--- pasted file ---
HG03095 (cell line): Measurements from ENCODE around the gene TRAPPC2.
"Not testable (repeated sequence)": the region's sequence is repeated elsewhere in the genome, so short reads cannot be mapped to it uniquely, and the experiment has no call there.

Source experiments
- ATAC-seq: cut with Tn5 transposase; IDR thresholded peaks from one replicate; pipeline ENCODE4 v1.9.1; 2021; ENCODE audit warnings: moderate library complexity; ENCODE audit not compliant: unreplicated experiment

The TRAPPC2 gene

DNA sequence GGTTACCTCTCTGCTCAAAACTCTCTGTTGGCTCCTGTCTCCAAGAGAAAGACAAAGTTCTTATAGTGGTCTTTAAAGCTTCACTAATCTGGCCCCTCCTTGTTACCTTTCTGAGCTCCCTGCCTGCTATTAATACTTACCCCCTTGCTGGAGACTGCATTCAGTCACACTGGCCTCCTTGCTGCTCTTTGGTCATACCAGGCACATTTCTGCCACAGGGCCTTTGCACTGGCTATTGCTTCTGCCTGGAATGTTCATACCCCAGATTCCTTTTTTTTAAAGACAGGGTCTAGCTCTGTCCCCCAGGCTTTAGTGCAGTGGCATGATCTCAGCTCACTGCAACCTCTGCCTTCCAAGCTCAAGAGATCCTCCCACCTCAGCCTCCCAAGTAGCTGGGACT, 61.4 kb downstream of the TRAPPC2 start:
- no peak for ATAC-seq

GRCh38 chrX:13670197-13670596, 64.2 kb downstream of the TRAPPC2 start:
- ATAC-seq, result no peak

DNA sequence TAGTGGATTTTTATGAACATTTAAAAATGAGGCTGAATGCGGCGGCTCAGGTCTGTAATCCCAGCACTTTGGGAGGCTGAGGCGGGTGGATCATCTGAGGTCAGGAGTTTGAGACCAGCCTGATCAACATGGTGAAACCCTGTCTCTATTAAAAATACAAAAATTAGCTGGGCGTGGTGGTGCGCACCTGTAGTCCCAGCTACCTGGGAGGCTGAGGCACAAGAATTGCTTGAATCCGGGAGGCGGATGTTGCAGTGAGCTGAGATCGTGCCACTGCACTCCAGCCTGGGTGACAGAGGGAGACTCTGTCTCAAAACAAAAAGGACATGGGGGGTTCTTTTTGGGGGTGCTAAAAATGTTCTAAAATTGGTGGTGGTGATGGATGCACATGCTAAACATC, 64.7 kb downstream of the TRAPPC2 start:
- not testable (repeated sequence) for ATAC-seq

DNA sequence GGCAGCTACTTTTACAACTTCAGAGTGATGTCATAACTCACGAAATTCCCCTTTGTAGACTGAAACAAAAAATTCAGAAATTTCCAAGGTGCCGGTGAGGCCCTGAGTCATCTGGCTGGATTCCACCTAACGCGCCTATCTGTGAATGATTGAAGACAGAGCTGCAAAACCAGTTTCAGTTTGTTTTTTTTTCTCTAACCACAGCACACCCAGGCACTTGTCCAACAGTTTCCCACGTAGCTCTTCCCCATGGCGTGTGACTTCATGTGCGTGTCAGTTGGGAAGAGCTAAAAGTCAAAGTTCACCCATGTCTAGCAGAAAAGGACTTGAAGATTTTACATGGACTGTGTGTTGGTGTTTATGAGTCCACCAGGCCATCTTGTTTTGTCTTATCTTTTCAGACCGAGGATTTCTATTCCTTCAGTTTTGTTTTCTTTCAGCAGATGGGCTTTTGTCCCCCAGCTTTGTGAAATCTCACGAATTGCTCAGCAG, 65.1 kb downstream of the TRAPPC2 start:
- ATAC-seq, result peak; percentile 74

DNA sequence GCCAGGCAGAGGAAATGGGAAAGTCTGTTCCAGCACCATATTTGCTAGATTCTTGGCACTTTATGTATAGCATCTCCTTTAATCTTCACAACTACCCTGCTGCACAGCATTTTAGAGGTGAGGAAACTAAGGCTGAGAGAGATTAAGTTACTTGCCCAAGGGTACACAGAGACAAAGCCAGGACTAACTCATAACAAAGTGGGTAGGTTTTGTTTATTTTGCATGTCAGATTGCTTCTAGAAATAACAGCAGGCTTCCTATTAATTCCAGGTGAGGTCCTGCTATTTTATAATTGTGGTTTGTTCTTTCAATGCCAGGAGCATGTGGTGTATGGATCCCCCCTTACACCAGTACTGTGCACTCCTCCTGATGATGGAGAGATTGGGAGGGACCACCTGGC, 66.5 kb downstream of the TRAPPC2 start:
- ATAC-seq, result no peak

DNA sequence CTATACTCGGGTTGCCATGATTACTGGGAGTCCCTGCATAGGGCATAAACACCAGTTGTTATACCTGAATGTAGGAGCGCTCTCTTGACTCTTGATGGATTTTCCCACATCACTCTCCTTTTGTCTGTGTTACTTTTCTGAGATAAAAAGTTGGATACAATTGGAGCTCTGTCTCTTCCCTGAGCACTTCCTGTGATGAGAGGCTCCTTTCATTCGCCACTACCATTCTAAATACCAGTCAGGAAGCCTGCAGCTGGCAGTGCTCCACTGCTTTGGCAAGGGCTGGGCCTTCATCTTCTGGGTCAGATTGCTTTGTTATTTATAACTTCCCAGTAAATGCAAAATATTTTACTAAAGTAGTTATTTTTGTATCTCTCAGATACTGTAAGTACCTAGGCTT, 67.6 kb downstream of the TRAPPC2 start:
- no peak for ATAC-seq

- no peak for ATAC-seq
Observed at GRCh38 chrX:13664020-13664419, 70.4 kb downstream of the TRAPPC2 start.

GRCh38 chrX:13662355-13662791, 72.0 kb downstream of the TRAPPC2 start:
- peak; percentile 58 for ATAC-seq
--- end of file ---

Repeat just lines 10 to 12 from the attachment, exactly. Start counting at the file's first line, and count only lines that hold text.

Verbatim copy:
DNA sequence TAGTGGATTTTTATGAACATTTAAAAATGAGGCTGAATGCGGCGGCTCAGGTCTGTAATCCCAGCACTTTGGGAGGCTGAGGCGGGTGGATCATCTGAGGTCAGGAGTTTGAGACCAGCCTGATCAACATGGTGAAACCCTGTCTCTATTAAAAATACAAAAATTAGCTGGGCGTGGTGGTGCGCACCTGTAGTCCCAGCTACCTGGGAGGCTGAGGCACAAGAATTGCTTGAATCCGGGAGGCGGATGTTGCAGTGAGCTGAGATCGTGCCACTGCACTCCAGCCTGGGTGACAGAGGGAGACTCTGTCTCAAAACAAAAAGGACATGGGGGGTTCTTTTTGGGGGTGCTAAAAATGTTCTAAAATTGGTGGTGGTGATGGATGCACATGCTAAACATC, 64.7 kb downstream of the TRAPPC2 start:
- not testable (repeated sequence) for ATAC-seq

DNA sequence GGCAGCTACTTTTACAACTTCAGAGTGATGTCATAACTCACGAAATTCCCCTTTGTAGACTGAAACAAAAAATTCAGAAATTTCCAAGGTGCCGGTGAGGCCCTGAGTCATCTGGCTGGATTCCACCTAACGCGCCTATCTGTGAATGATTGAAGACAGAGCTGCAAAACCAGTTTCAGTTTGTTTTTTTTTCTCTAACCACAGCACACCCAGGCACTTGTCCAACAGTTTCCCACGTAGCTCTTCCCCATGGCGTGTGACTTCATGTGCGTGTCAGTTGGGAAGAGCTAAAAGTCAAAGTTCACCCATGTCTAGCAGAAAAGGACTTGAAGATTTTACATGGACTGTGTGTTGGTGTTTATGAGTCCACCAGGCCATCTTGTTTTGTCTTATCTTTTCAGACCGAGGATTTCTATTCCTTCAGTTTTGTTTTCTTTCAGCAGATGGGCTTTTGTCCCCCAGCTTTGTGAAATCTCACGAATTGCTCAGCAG, 65.1 kb downstream of the TRAPPC2 start: